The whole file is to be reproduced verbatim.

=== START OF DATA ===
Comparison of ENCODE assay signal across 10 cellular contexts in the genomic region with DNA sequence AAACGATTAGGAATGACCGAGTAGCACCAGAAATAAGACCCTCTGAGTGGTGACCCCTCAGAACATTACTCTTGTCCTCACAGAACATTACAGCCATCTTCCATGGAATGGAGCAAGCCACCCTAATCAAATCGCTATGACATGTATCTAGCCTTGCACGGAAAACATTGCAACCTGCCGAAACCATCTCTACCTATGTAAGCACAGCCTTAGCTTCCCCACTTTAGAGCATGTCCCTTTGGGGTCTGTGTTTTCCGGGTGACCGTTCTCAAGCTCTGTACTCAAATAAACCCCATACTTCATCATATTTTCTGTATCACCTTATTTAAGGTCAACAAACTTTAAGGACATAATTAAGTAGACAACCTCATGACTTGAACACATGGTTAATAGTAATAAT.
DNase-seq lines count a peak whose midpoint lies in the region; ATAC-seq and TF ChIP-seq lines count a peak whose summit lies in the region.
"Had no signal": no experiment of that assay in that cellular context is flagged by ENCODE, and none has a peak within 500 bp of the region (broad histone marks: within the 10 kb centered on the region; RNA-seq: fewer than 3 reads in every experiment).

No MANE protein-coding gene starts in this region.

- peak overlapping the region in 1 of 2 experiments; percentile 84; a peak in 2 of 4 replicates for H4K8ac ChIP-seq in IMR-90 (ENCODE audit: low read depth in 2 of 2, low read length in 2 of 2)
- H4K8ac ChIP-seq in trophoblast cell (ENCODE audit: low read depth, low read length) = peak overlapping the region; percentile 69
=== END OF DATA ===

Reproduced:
Comparison of ENCODE assay signal across 10 cellular contexts in the genomic region with DNA sequence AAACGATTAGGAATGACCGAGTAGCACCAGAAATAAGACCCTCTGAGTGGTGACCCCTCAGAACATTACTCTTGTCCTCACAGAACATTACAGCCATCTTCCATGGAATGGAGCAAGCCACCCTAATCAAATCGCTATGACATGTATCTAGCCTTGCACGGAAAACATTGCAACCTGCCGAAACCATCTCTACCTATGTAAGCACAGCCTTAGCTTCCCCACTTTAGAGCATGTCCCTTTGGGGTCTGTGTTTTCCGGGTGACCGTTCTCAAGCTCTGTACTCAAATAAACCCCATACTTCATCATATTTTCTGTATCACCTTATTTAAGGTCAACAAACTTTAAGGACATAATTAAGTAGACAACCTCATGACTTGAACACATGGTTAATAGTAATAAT.
DNase-seq lines count a peak whose midpoint lies in the region; ATAC-seq and TF ChIP-seq lines count a peak whose summit lies in the region.
"Had no signal": no experiment of that assay in that cellular context is flagged by ENCODE, and none has a peak within 500 bp of the region (broad histone marks: within the 10 kb centered on the region; RNA-seq: fewer than 3 reads in every experiment).

No MANE protein-coding gene starts in this region.

- peak overlapping the region in 1 of 2 experiments; percentile 84; a peak in 2 of 4 replicates for H4K8ac ChIP-seq in IMR-90 (ENCODE audit: low read depth in 2 of 2, low read length in 2 of 2)
- H4K8ac ChIP-seq in trophoblast cell (ENCODE audit: low read depth, low read length) = peak overlapping the region; percentile 69